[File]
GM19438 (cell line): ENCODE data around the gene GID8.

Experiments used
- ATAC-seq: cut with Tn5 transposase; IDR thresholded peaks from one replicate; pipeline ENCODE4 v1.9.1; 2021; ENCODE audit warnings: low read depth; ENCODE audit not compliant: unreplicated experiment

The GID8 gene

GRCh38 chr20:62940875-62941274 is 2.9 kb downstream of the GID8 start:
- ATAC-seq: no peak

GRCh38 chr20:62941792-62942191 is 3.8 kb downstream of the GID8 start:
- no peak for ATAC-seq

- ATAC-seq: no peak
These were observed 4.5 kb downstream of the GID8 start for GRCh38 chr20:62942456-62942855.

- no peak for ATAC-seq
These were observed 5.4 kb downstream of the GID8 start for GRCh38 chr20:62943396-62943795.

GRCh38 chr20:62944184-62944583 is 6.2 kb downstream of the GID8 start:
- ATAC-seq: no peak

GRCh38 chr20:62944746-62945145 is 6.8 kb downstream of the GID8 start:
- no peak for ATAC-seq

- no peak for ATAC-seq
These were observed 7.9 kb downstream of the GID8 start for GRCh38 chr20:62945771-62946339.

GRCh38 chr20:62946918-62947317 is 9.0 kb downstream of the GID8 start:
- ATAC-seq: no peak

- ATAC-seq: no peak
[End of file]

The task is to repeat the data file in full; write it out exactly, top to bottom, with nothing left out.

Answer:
GM19438 (cell line): ENCODE data around the gene GID8.

Experiments used
- ATAC-seq: cut with Tn5 transposase; IDR thresholded peaks from one replicate; pipeline ENCODE4 v1.9.1; 2021; ENCODE audit warnings: low read depth; ENCODE audit not compliant: unreplicated experiment

The GID8 gene

GRCh38 chr20:62940875-62941274 is 2.9 kb downstream of the GID8 start:
- ATAC-seq: no peak

GRCh38 chr20:62941792-62942191 is 3.8 kb downstream of the GID8 start:
- no peak for ATAC-seq

- ATAC-seq: no peak
These were observed 4.5 kb downstream of the GID8 start for GRCh38 chr20:62942456-62942855.

- no peak for ATAC-seq
These were observed 5.4 kb downstream of the GID8 start for GRCh38 chr20:62943396-62943795.

GRCh38 chr20:62944184-62944583 is 6.2 kb downstream of the GID8 start:
- ATAC-seq: no peak

GRCh38 chr20:62944746-62945145 is 6.8 kb downstream of the GID8 start:
- no peak for ATAC-seq

- no peak for ATAC-seq
These were observed 7.9 kb downstream of the GID8 start for GRCh38 chr20:62945771-62946339.

GRCh38 chr20:62946918-62947317 is 9.0 kb downstream of the GID8 start:
- ATAC-seq: no peak

- ATAC-seq: no peak